Sugar became my way of having fun.
I BEGAN BINGE EATING
The restriction and mental games I had around sugar impacted my whole life. I became a closeted sugar binge eater. In middle school, I would come home and eat spoonfuls of Hershey’s Syrup with whipped cream before anyone else got home (why? – it was the closest thing to “bad” food that my mom kept in the house… and “bad” food is was I really wanted).
I had this inner desire to indulge in the colorful sugary experience of “bad” foods, but I realize now I just wanted to have some fun.
During high school I worked at ice cream shops and bakeries, where my addiction to sugary foods grew even stronger, and my embarrassment of how much I was eating – because I knew that it wasn’t healthy – made me hide what I was eating. The cycle of binge eating sugar became normal from that point forward. I hated my body for looking like it did and I blamed food for my lack of self love.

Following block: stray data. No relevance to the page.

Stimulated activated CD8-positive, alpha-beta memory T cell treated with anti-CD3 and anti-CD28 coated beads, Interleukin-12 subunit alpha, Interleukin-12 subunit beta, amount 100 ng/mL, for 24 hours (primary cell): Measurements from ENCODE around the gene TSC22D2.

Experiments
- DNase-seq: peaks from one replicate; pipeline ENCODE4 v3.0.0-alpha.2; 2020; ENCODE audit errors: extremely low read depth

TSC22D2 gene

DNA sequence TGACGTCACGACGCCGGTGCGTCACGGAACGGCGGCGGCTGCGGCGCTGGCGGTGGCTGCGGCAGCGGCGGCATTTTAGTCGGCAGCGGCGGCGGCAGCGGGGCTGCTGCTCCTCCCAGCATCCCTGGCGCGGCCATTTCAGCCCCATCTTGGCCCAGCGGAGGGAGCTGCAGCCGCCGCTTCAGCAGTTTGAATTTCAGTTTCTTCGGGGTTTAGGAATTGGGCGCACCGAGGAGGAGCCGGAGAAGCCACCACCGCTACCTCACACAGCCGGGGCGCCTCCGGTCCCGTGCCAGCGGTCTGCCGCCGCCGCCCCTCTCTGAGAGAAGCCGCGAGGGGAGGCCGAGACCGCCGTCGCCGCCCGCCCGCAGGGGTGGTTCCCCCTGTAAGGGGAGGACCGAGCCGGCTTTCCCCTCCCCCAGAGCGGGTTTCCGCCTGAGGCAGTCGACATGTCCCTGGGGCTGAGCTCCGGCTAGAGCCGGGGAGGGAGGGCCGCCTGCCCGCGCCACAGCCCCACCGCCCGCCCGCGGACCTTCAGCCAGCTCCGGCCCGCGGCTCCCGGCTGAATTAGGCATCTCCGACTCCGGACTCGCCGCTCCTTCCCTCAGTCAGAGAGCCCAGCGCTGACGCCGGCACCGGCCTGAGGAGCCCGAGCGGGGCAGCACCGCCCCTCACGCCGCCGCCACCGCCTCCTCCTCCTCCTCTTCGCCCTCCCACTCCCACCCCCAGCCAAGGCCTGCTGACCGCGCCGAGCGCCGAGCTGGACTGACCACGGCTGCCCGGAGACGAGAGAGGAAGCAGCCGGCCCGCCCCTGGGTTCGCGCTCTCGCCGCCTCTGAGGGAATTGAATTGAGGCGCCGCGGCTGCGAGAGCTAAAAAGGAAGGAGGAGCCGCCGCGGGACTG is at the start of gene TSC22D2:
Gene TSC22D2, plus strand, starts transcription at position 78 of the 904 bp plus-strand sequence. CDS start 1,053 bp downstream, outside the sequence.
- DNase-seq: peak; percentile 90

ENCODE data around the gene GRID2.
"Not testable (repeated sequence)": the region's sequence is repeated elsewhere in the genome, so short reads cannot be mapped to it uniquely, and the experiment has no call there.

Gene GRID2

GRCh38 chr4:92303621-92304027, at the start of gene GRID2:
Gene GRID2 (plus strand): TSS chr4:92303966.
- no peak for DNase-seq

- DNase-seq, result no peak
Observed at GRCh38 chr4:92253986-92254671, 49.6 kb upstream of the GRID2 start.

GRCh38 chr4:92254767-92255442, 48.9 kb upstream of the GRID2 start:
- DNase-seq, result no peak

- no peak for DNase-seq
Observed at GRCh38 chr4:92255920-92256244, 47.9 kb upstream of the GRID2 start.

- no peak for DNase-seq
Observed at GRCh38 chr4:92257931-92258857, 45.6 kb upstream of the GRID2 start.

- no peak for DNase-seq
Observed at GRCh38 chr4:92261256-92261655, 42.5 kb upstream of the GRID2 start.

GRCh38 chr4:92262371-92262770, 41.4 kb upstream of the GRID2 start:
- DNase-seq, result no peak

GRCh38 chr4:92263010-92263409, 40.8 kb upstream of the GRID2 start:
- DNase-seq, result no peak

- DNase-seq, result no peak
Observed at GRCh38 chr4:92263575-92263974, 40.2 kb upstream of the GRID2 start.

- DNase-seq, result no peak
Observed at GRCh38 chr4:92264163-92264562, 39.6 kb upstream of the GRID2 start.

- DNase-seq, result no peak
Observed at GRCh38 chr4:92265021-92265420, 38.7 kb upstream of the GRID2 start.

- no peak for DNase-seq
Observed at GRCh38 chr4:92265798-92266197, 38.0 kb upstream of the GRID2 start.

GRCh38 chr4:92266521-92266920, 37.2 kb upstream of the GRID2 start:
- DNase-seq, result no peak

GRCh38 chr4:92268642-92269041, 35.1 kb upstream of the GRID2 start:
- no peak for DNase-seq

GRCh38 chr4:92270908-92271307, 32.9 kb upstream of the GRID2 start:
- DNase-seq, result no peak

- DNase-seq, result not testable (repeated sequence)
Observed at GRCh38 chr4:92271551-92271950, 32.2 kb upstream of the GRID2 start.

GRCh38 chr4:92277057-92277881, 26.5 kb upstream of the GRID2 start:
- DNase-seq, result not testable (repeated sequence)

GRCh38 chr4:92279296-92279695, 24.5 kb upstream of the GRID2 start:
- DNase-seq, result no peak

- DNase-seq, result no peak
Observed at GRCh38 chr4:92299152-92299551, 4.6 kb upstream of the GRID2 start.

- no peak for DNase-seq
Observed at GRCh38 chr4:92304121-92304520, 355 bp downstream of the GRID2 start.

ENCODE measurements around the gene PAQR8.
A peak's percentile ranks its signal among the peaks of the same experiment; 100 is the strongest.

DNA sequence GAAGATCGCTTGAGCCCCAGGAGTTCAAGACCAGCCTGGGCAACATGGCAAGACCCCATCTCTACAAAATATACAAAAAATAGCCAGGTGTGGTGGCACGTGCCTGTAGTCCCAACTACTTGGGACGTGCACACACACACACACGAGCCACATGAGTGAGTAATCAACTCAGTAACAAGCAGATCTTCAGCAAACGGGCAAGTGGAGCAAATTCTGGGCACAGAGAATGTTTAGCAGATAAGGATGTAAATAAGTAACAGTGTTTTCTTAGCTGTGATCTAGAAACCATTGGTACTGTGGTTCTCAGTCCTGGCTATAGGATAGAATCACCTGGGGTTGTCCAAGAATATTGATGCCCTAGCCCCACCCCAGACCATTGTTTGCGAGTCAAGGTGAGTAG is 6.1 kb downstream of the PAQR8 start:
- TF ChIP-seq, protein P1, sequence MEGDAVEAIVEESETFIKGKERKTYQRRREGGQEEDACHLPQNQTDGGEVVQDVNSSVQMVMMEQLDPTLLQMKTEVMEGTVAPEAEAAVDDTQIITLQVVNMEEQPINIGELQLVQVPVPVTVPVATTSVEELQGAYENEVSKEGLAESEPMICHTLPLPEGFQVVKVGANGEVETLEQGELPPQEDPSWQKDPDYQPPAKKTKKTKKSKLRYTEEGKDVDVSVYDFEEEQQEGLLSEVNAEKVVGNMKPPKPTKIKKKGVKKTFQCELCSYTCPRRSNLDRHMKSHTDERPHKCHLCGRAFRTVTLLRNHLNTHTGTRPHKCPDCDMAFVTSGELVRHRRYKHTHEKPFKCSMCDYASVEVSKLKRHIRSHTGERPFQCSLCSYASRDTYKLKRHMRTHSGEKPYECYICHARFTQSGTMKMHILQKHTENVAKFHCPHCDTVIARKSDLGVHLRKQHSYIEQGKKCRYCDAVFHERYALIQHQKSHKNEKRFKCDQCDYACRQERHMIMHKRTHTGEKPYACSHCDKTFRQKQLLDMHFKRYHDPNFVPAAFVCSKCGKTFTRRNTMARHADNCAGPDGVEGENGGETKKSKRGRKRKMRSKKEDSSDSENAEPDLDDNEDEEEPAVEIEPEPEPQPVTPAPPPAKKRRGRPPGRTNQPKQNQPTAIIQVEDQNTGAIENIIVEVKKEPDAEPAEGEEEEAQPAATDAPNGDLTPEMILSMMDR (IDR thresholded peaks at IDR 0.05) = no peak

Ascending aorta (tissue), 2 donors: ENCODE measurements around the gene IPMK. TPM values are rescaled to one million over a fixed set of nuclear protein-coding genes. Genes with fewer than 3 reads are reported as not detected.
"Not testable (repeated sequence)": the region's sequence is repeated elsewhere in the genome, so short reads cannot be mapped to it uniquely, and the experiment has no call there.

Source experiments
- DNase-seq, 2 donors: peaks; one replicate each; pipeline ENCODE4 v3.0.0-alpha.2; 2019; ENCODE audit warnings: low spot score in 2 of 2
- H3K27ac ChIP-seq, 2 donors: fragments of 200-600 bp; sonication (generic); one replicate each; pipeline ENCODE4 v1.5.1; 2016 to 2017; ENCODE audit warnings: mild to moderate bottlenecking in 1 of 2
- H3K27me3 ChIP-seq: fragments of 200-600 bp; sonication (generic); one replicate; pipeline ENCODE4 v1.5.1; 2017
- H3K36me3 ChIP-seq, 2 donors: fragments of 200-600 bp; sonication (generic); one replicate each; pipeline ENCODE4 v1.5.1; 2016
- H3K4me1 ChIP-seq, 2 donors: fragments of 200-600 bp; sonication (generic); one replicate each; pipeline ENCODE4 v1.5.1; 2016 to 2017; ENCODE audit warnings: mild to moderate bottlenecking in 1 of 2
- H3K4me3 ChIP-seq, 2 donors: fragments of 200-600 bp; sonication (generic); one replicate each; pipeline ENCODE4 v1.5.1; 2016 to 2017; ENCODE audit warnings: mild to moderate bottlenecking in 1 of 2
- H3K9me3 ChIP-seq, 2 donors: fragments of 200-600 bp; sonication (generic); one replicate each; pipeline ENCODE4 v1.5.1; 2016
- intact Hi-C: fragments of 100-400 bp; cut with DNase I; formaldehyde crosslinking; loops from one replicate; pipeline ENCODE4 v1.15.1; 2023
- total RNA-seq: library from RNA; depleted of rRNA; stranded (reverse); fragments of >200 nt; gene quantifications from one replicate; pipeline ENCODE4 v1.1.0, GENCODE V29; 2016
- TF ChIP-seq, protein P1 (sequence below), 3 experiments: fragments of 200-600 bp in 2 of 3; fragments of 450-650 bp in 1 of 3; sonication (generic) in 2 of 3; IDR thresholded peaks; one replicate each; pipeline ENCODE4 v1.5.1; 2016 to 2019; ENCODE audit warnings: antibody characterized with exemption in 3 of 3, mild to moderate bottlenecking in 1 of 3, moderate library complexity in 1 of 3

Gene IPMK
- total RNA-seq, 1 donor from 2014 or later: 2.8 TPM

I CONSTANTLY COMPARED MYSELF TO OTHERS
In high school I chose the whole wheat bread at the sandwich line and ate the salad along with the ziti at cheerleading pasta parties. I knew how to eat “healthy” – and I ate vegetables, chose whole wheat products, and didn’t eat fast food. I was upset that while I ate “healthy” – I never had the pretty, skinny body like the girls my age who ate garbage foods all the time… and I absolutely hated my body for that, Why couldn’t I have a pretty skinny body like them? Why could they eat the bad foods and not gain weight? Why could they sit down at a meal and not finish the food in front of them? I knew if I ate the same thing they ate, I would eat at least twice as much.
I STARTED EXERCISING